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The Point of Series/Convergence?

  1. Jul 31, 2009 #1
    Could someone please explain to me what the point of all of this material is? What is it used for? I know it's used for something, but I'm having trouble seeing the "bigger picture" I guess. I'm doing well on quizzes or w/e... but it feels like I'm missing something here.

    I liked everything before this point and liked it's applications, but I can't seem to appreciate this material and it's bothering me a bit.
  2. jcsd
  3. Aug 1, 2009 #2


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    Infinite series are used to represent functions often. One immediate point is whether the series actually exists at a given point.

    Taylor series and Fourier series are two examples
  4. Aug 1, 2009 #3


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    Series, in general, whether Taylor's series, or Fourier series, give us a way of representing complicated functions a sums of simpler functions, then working with just the simpler individual terms of the series.

    Here's a simple example of their use.

    Solve y'= y with y(0)= 1.

    Okay, we know that y(0)= 1 and, since y'= y, y'(0)= y(0)= 1. Differentiating both sides of the equation, y"= y' so y"(0)= y'(0)= 1. Differentiating again, y"'= y" so y"'= y"(-0)= 1. It should be easy to see that that leads to the nth derivative of y at x=0 equal to 0 for all n. That's only at x= 0, not other x, but now we can say, from the Taylor's series, that [itex]y(x)= y(0)+ y'(0)x+ (1/2)y"(0)x^2+ (1/6)y"'(0)x^3...= 1+ x+ (1/2)x^2+ (1/6)x^3+ ...[/itex] and we now know y as a series expanion. If we happened to have found the Taylor's series earlier for [itex]e^x[/itex] and recognize that this is the same thing, then we no that [itex]y(x)= e^x[/itex] satisfies that but even if it is not, we have a solution none the less.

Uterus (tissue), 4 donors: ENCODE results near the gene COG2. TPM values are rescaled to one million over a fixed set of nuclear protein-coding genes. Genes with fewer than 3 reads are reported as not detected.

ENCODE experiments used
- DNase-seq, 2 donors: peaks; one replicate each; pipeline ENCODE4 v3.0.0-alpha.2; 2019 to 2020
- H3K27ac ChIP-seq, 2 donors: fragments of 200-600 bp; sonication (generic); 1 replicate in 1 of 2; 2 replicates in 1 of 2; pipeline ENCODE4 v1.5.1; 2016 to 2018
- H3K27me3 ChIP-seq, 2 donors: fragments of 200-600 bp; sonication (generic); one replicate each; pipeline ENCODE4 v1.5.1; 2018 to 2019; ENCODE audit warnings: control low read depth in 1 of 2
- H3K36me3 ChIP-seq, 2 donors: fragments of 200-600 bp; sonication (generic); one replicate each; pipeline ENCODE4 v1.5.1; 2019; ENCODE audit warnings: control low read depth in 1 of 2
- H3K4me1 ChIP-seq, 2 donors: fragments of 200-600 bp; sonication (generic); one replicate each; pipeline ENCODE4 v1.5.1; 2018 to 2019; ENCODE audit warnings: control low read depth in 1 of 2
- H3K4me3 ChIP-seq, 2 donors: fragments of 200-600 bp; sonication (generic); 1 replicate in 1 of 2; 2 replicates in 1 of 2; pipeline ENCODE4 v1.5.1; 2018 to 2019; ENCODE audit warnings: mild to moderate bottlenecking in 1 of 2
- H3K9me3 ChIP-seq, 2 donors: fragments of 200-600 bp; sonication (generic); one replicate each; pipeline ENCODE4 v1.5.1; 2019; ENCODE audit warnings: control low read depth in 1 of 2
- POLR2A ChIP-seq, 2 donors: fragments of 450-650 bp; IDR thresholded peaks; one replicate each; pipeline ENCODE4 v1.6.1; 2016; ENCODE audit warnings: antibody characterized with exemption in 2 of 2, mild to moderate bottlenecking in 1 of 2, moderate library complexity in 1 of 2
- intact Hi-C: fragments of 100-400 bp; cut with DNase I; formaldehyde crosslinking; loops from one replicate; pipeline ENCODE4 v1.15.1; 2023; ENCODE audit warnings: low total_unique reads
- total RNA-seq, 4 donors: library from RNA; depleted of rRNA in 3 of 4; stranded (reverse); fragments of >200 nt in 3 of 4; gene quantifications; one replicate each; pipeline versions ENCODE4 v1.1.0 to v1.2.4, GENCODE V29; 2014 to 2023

Another important application is to extend functions to other "number systems" like the complex numbers or even matrices.

    I know how to add and multiply complex numbers and matrices but what would [itex]e^x[/itex] be for x a complex number or a matrix?

    Well, I know that the McLaurin series for [itex]e^x[/itex] is [itex]1+ x+ (1/2)x^3+ (1/6)x^3+ ...+ (1/n!) x^n+ ...[/itex] and that only involves multiplication and addition!

    [tex]e^{bi}= 1+ bi+ (1/2)(bi)^2+ (1/6)(bi)^3+ ...+ (1/n!)(bi)^n+ ...[/tex]

    Now, it is not too hard to see that [itex]i^2= -1[/itex], [itex]i^3= -i[/itex], [itex]i^4= 1[/itex] and then it starts over again: the powers of i are: 1, i, -1, -i, 1, i, -1, -i, 1, ...

    [tex]e^{bi}= 1+ bi- (1/2)b^2- (1/6)ib^3+ ...[/tex]

    Or, separating real and imaginary parts,
    [tex]e^{bi}= 1- (1/2)b^2+ (1/4!)b^4- (1/6!)b^6+ ...+ i(b- (1/6)b^3+ (1/5!)b^6- (1/7!)b^7+ ...)[/itex]

    And, having studied series, we recognize those two series as being the power series for cosine and sine at x= 0. Thus:
    [tex]e^{bi}= cos(b)+ i sin(b)[/tex].

    Looks pretty useful to me!
  5. Aug 2, 2009 #4
    Tyvm, I guess I'm not really missing anything XD.
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